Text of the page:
The antithesis of mental health is often characterized by a reality-denying and destructive reaction to one's world, tending toward fragmentation and irresponsibility. The alienation is experienced in every dimension of experience. Because the irresponsible person has behaved contrary to his God-given nature by responding without love, he experiences an inner contradiction and is at war with himself; he feels threatened, anxious, against himself; he suffers loss of self-esteem. Attempting to compensate for the deficit in his self-image, he is inclined toward increased selfishness, using persons as things and manipulating his world in order to gain the advantage he demands regardless of cost or consequence. So the vicious spiral of alienation continues. The alienation is both within himself and between himself and his world.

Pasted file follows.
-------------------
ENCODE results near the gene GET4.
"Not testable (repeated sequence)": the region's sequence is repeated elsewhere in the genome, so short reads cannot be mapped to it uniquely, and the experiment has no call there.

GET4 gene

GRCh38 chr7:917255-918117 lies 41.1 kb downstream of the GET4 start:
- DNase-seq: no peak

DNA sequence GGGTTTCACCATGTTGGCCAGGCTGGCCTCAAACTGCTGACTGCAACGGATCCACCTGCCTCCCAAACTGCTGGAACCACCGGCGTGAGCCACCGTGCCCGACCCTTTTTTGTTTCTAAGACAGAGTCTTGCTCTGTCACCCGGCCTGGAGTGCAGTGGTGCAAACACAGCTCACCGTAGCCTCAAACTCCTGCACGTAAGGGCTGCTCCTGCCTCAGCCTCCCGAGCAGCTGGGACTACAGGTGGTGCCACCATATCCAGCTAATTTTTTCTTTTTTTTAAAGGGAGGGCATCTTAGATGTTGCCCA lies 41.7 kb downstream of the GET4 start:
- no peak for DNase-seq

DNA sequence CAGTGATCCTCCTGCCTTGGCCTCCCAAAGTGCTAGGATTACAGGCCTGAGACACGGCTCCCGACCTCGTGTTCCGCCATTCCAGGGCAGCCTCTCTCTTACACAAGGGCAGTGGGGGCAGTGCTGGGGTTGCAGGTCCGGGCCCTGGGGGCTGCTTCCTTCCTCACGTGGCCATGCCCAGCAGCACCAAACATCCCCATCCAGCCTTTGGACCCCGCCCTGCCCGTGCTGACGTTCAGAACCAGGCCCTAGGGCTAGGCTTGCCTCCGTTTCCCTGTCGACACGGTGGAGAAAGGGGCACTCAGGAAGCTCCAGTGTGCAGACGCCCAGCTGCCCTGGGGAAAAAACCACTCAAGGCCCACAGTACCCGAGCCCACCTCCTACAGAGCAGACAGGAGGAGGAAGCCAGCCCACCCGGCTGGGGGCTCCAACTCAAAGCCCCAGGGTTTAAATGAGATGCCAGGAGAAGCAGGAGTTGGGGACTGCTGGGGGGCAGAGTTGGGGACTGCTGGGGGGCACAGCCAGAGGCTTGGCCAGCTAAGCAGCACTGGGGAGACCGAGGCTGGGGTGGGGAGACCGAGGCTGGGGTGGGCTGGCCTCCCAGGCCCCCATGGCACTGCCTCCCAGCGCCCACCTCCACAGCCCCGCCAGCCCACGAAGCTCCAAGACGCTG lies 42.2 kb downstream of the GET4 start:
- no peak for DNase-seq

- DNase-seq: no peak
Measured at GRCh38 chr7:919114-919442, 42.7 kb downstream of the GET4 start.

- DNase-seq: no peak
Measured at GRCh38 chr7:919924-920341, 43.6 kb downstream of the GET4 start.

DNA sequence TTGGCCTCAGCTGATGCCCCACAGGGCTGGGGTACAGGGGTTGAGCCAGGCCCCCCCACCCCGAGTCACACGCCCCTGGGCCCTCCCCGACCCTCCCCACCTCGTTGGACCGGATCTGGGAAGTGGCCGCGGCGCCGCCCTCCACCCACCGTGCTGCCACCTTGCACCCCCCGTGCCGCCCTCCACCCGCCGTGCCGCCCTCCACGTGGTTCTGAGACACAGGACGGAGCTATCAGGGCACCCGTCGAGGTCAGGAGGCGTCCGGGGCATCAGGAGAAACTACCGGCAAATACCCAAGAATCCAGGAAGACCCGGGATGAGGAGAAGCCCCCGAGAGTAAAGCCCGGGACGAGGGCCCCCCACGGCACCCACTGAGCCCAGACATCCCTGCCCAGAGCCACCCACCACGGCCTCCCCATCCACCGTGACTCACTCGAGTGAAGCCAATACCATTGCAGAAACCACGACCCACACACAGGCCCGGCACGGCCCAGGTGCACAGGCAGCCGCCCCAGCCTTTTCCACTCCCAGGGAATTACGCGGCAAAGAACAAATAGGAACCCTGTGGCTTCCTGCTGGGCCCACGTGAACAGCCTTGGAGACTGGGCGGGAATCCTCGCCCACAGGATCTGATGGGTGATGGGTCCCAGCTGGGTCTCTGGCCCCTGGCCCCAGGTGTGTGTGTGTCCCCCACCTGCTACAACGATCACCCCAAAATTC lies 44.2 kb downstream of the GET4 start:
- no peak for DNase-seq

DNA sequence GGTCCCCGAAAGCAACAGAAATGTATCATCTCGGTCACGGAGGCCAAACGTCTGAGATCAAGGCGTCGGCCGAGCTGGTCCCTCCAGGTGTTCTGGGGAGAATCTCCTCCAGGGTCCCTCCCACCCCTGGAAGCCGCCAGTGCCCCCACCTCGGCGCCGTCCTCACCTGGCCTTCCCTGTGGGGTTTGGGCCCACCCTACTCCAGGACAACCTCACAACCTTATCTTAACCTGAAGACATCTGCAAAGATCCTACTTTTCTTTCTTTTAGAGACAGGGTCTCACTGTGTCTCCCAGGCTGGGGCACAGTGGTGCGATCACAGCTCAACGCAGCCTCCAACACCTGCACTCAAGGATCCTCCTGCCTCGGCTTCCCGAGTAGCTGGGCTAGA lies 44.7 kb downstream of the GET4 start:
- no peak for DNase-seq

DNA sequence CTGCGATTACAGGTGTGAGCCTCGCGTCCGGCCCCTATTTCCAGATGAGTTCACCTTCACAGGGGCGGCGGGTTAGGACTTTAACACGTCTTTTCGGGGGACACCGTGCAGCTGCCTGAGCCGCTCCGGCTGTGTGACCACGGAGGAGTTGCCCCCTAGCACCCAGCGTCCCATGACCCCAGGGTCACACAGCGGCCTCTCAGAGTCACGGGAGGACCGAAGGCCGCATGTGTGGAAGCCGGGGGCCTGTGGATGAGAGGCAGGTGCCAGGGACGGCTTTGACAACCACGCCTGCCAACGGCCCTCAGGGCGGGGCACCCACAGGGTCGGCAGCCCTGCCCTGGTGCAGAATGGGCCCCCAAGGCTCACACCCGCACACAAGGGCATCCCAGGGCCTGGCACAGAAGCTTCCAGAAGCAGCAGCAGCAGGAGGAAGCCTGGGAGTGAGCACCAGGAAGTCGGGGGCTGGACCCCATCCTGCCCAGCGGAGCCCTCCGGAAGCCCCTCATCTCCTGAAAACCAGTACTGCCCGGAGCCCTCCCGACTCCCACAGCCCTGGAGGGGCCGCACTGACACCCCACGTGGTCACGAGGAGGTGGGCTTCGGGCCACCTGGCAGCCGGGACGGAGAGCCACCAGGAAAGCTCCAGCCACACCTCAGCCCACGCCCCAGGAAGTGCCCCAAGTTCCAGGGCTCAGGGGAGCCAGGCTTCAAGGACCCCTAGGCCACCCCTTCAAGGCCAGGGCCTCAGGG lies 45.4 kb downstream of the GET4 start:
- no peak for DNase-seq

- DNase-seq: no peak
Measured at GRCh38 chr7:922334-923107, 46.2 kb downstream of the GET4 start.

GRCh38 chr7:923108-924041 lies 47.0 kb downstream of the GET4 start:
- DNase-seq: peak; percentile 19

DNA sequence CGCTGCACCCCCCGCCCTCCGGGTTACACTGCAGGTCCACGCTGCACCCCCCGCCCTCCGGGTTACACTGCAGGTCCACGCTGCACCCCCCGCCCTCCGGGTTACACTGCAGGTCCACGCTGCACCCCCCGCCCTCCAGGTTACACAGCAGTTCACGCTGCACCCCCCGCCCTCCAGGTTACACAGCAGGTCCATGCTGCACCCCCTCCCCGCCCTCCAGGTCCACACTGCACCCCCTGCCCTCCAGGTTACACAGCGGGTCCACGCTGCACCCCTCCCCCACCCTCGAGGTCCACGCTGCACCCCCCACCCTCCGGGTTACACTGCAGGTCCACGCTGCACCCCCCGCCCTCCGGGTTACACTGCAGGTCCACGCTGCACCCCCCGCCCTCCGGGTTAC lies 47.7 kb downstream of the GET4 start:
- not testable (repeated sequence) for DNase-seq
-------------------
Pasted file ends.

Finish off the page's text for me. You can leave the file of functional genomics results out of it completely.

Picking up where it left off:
Someone has quipped, "We are all a little neurotic." We are all a mixture of the creative and the destructive elements; the reconciling and the alienating; and the degree in which one is inclined toward the latter is the degree to which he is neurotic. Said the apostle Paul, "We are sinners!" There is the war within.

Erich Fromm, in his discussion of psychoanalysis and religion, poses as the goal for psychotherapy that of enabling the person to "live, love and think truth."5 Living love and thinking truth go hand in hand, for the former depends upon the latter inasmuch as love that is not mere sentimentality involves a realistic appreciation of life 6 This suggests, then, that the primary mission of the church is to provide the model, the climate, the matrix, for expressing responsible love and pursuing truth.